Natural Resources Wales’ alternative way to deal with environmental offences
Natural Resources Wales (NRW) has used an innovative approach to dealing with a company which polluted the River Taff.
In January and September 2013, waste from PB Gelatins UK Limited site in Treforest unintentionally found its way into the river.
Although no fish were killed, the pollution killed insects which are an important food source for fish like trout and salmon.
Rather than prosecute the company, NRW accepted an offer by the company to use civil sanctions.
This meant that the company agreed to pay £20,000 to Gwyl Taf, a local project run by the South East Wales Rivers Trust.
It encourages schools and community groups to enjoy the River Taff in a positive and healthy way and will provide more long term benefits for people and the environment.
Jane Chapman, Principal Solicitor for NRW said:
“Civil sanctions are an alternative to criminal prosecution for some environmental offences and give us the chance to do something positive for the Taff and the local community."
“We can only use them for certain offences but they can help us to ensure organisations comply with the law, eliminate any financial gain and get them to carry out their business responsibly."
“There are several options open to us under the civil sanctions regime where it can be in the public interest to look at options other than a court case.”
PB Gelatins uses limes and acids to extract gelatine from animal bone chippings or ossien. The process produces waste ossien, lime and trade effluent which is discharged into the waste sewer system.
“Adding civil sanctions to our enforcement toolkit saves NRW time and money and frees up our legal resources to prosecute more serious environmental offenders.”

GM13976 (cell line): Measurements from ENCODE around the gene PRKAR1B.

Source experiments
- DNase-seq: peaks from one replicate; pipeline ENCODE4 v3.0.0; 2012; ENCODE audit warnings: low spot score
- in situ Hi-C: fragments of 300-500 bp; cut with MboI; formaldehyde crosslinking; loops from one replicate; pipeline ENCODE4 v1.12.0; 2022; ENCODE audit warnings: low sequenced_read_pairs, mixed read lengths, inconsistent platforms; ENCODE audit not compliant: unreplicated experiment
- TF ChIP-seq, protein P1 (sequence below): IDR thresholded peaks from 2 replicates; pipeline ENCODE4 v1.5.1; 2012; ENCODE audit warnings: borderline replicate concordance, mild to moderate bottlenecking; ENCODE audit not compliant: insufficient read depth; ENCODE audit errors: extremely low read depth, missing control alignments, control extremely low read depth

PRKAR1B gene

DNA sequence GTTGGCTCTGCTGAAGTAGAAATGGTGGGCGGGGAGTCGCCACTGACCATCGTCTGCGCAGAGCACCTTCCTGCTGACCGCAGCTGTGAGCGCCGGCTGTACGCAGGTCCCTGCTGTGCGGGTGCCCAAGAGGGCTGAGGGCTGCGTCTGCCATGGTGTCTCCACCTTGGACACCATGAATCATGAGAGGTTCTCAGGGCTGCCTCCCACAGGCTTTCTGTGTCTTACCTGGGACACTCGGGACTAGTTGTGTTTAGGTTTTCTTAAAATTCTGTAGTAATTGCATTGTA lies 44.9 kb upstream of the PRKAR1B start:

The company has also agreed to reimburse NRW’s costs in relation to the investigation.
Peter Abell, production manager at PB Gelatins UK said:
“We regret the incident as corporate social responsibility is a topic that is high on our agenda. We have always taken our environmental responsibilities very seriously and we have co-operated with NRW throughout the investigation of this incident."
“As soon as we became aware of the pollution incident we took action to limit its impact on the river."
“Since the incident we have invested heavily in further improving our infrastructure and practices to prevent a recurrence of such an event.”
Since its formation NRW has used civil sanctions on three occasions.
Last January, the Authentic Curry Company, of Hirwaun, made a donation of £3,356 to Brecknock Wildlife Trust in relation to packaging waste offences.
In 2013, John Liscombe Ltd, of Newport, made a donation of £9,000 to the Gwent Wildlife Trust in relation to packaging waste offences and in May, William Ernest Lloyd Harries, of Haverfordwest, donated £2,000 to Keep Wales Tidy in relation to fisheries offences.
In each case, NRW’s prosecution costs were also paid.